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Super Bowl Meditation


Above Image: Martin Parr. USA. Abilene Christian University Wildcats at Oklahoma, join in pre-match prayer. 1995.

To start, consider this koanic dialogue, adapted from the Japanese tradition: The student asks, "What wins championships?" The master responds, "A wide receiver that can fly will never die." The student asks, "Wide receivers win championships?" The master responds, "The special teams unit is appropriately named." The student asks, "The special teams unit is most important?" The master responds, "Coach Paul “Bear” Bryant said it best." The student asks, "Oh, defense is the key to victory?" The master responds, "The locks change every year." The student asks, "So every Super Bowl is different?" The master responds, "The pigskin was never made of pig."


Koan’s are meaningful only in that that they are meaningless. They are unsolvable riddles meant to frustrate your inner logician to the point of surrender. So, surrender then. Soften your focus, like a running back after a linebacker hits him with enough force to break down the average suburban front door. Release your grip, like a quarterback after a lineman karate chops his throwing arm so hard that the synapses force his hand open. Loosen your legs, like a tight end after a chop block renders him momentarily numb from the waist down. Or, in other words, relax.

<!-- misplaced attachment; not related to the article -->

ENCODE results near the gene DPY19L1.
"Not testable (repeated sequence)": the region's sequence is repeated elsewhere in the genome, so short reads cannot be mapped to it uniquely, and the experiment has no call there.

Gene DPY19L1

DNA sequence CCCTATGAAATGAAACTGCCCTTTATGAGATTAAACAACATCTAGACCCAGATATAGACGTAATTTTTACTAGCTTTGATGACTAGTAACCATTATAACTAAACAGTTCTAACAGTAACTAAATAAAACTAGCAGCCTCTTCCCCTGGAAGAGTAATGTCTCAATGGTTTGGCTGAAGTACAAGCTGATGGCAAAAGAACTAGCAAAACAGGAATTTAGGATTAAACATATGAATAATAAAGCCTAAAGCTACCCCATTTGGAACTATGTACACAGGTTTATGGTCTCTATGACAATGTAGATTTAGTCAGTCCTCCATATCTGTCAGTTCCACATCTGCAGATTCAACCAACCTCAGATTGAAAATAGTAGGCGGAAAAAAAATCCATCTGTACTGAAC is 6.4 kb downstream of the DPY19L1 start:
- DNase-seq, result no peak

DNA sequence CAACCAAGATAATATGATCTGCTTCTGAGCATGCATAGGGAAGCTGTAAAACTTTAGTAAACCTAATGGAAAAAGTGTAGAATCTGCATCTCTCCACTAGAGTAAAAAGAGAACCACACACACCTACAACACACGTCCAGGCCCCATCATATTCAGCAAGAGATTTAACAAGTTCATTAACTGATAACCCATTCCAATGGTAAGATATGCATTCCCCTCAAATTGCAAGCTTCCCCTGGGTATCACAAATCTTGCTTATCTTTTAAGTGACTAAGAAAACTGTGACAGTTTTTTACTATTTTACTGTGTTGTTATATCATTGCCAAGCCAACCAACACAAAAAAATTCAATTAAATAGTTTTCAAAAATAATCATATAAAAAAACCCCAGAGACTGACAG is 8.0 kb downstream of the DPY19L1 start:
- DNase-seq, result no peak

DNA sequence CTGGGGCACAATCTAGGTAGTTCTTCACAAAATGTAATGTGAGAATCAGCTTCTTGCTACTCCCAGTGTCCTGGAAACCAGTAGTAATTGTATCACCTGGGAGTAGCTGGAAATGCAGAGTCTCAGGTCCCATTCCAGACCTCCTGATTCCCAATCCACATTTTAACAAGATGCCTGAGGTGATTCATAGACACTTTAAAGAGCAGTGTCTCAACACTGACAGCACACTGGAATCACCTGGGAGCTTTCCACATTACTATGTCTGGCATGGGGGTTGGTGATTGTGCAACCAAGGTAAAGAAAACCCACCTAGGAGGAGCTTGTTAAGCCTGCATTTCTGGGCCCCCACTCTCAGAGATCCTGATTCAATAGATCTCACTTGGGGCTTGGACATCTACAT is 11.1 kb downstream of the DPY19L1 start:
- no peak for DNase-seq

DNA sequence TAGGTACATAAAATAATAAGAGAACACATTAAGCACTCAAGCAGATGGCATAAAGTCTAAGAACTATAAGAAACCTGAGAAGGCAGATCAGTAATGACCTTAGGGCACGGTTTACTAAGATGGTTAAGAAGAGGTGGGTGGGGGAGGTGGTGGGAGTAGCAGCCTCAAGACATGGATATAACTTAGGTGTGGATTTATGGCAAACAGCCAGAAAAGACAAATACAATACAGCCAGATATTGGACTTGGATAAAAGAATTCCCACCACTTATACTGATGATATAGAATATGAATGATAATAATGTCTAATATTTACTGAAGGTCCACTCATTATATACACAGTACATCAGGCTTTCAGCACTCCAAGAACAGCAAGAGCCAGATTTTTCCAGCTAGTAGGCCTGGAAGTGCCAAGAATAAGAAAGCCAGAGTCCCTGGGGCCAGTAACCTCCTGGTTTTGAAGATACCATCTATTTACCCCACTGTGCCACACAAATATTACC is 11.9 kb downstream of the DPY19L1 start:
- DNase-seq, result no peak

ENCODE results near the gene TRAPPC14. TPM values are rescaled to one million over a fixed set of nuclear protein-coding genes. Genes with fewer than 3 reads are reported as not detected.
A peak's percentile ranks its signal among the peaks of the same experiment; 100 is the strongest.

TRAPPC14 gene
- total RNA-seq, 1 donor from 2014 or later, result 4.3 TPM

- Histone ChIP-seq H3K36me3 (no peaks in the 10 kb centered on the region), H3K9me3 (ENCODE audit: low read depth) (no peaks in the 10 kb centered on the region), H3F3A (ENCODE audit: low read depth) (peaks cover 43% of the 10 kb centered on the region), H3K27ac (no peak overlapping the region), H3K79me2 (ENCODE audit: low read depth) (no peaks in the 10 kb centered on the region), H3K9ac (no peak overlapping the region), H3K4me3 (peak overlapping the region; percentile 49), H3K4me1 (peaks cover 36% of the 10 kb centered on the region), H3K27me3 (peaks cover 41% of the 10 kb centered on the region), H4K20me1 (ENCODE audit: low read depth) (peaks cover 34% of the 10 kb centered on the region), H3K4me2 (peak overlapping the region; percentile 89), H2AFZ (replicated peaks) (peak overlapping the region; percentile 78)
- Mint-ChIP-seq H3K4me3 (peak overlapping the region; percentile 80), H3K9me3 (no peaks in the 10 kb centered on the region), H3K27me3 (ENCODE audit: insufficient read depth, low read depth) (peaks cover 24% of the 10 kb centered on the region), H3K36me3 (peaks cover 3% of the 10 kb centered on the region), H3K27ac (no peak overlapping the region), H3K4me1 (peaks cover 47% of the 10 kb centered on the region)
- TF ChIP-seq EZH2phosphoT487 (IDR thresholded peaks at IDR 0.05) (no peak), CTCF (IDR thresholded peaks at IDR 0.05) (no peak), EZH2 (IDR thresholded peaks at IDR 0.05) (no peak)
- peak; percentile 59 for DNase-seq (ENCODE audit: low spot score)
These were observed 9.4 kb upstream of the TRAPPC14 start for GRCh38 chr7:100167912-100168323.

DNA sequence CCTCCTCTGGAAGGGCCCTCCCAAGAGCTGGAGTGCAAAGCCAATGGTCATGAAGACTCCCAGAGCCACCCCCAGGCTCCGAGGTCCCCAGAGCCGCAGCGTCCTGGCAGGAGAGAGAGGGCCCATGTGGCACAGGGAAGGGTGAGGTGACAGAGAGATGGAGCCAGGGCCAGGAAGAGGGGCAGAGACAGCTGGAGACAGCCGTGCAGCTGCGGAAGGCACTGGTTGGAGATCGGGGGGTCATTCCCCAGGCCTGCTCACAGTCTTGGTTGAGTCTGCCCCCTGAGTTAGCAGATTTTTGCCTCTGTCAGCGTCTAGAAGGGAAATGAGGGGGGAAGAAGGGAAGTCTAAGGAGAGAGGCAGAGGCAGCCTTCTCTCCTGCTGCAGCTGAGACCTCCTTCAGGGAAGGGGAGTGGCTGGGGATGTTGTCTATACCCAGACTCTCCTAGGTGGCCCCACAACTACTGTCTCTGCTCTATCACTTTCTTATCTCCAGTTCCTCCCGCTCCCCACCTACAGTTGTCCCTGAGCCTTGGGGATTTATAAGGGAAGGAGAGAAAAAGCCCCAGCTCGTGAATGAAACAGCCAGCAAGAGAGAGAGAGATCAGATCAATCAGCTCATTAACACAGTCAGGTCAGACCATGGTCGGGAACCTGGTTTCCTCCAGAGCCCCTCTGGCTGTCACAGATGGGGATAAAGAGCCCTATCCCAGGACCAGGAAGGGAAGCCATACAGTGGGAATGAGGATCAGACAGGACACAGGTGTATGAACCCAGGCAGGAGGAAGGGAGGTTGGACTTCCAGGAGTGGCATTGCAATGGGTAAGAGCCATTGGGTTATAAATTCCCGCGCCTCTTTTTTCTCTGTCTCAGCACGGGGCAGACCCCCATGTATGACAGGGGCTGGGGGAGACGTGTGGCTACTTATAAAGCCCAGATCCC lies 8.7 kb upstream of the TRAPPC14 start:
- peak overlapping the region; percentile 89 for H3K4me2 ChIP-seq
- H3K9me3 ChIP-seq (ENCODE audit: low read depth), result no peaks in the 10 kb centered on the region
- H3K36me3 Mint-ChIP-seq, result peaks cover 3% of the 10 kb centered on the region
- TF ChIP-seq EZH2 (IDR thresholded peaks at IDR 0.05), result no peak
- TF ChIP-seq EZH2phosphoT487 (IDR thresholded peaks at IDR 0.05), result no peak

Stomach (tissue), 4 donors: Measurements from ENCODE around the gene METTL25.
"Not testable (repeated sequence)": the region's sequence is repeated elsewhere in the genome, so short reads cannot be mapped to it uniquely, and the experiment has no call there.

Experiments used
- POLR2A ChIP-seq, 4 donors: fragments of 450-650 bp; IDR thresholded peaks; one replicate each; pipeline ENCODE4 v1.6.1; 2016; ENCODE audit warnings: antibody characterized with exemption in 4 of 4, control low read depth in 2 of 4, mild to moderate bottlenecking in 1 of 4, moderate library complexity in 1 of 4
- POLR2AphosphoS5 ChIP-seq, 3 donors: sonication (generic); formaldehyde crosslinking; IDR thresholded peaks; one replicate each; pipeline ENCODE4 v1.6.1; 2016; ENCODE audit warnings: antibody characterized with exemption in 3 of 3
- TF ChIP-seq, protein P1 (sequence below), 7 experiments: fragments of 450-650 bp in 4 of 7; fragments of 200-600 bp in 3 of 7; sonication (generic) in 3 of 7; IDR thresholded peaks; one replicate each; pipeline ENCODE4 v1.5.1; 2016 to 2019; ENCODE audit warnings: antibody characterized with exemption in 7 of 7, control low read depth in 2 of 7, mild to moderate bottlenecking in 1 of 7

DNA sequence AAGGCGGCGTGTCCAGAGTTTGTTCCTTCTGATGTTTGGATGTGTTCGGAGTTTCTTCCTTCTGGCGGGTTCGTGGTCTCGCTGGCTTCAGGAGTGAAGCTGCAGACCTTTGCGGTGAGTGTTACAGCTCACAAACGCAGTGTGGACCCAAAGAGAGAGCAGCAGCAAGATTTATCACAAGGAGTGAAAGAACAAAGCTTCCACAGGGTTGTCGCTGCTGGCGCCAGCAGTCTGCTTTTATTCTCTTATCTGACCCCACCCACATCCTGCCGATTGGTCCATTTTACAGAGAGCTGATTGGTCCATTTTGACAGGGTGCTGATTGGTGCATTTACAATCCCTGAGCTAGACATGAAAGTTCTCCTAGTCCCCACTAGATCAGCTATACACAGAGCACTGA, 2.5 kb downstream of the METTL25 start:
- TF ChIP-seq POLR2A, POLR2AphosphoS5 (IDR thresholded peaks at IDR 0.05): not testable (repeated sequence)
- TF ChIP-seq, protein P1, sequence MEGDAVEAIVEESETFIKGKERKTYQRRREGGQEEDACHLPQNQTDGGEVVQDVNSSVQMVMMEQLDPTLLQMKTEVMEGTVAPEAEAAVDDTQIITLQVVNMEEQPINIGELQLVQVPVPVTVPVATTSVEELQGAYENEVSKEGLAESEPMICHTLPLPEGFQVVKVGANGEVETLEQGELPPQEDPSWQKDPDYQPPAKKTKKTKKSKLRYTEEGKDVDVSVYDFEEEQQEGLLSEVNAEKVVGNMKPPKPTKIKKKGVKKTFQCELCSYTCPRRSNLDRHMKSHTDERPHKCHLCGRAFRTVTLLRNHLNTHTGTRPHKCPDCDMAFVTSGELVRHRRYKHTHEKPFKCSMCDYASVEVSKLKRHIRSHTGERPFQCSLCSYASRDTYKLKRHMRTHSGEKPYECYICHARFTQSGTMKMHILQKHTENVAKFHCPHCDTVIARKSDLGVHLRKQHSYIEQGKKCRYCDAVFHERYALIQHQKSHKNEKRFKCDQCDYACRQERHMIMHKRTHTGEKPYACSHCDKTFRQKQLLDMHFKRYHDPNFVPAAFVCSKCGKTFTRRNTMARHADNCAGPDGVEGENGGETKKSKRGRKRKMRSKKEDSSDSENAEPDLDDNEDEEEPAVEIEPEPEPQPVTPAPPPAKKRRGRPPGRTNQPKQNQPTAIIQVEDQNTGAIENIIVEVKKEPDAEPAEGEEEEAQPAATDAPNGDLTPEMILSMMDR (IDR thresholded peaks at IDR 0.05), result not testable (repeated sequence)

Eli Reed, USA. Illinois. Chicago. 1998. Football practice at Martin Luther King High School on the side of the road. The football field is scheduled for completion in 2000.



Now that we’re working with an empty mind and an open heart, close your eyes. Imagine you are a player on the field, maybe a free safety. It’s 4th and goal, because of course it is. There’s a minute left in a tie game, because of course there is. Listen to your labored breathing, every inhale and exhale amplified within the confines of your helmet. While the opposing quarterback makes a few adjustments at the line of scrimmage, reflect on the fact that nearly every moment of your life was oriented by the remote possibility that this moment might come. And here it is. Welcome. You’ve arrived, and holy shit, you recognize the offense’s formation from the hundreds of hours you’ve spent in a dark room watching game tape. You know exactly what they are about to do.


Martin Parr. USA. On the sidelines before a football game at the University of Central Oklahoma. 1995.



The quarterback finishes audibling, settles behind the center, and suddenly, your vision blurs, and you are no longer just you, the free safety who is about to be the most celebrated athlete of the next 24-hour sports news cycle. You are also a fan in the nosebleed section who is noticing that the free safety—about the size of an ant from this distance—is sneaking toward the left side of the field as if he suspects that’s where the ball is about to be thrown. You’re not straddling these two perspectives. You have two feet firmly planted in both. That is, you are now simultaneously inside the game and outside of it. Participant and observer. Subject and object. Man and God.


It occurs to you that you might actually be Jesus Christ. But the quarterback has just called ‘HIKE,” so you set that possibility aside for now because you have work to do. You turn and sprint toward the back corner of the endzone. When you get there, you turn back around and look to the sky. There it is. It’s exactly where you thought it would be, exactly where it’s supposed to be, as if this game makes perfect sense, as if it was already written.

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